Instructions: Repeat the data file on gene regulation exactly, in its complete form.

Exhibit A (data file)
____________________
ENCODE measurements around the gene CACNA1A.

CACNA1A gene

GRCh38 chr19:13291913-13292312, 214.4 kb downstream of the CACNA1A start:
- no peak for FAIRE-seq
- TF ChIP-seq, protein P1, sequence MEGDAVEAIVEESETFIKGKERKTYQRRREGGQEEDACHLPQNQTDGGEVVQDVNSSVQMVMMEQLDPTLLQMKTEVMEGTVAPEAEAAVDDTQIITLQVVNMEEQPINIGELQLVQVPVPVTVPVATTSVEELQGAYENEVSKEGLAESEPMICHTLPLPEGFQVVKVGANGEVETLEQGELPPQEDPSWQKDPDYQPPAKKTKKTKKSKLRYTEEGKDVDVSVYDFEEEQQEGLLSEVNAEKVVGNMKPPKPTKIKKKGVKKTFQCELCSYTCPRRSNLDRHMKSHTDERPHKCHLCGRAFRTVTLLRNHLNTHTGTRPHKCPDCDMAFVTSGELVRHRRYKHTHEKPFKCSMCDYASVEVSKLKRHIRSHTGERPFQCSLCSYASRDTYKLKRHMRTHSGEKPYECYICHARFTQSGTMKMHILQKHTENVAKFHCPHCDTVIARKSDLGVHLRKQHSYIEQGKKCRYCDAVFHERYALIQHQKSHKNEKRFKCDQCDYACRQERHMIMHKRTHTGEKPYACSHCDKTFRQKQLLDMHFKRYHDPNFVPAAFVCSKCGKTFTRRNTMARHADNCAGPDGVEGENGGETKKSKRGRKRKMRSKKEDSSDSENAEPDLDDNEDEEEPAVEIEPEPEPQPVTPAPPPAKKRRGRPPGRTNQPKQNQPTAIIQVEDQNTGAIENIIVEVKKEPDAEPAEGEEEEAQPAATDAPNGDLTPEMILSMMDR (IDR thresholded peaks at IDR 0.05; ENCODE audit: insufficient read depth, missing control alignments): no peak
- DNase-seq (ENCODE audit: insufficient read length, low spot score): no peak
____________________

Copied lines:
ENCODE measurements around the gene CACNA1A.

CACNA1A gene

GRCh38 chr19:13291913-13292312, 214.4 kb downstream of the CACNA1A start:
- no peak for FAIRE-seq
- TF ChIP-seq, protein P1, sequence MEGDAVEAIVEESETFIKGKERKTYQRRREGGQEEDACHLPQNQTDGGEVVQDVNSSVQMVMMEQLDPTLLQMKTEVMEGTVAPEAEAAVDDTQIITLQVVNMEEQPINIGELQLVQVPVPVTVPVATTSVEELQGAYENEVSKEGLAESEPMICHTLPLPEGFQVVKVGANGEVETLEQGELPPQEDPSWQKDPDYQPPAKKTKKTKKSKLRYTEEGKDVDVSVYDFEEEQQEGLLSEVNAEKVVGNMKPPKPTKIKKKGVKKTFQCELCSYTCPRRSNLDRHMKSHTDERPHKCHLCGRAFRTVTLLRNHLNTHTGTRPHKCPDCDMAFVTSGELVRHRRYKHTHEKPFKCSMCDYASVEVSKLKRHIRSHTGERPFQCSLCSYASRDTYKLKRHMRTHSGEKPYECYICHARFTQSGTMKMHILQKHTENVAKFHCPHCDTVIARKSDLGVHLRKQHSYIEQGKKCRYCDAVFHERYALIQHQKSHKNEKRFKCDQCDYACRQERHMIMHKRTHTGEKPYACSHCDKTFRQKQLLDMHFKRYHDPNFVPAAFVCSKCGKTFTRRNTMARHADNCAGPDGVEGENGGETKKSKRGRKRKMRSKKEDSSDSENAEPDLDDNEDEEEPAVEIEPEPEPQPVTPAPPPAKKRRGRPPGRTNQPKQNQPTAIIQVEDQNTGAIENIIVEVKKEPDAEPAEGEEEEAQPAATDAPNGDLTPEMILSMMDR (IDR thresholded peaks at IDR 0.05; ENCODE audit: insufficient read depth, missing control alignments): no peak
- DNase-seq (ENCODE audit: insufficient read length, low spot score): no peak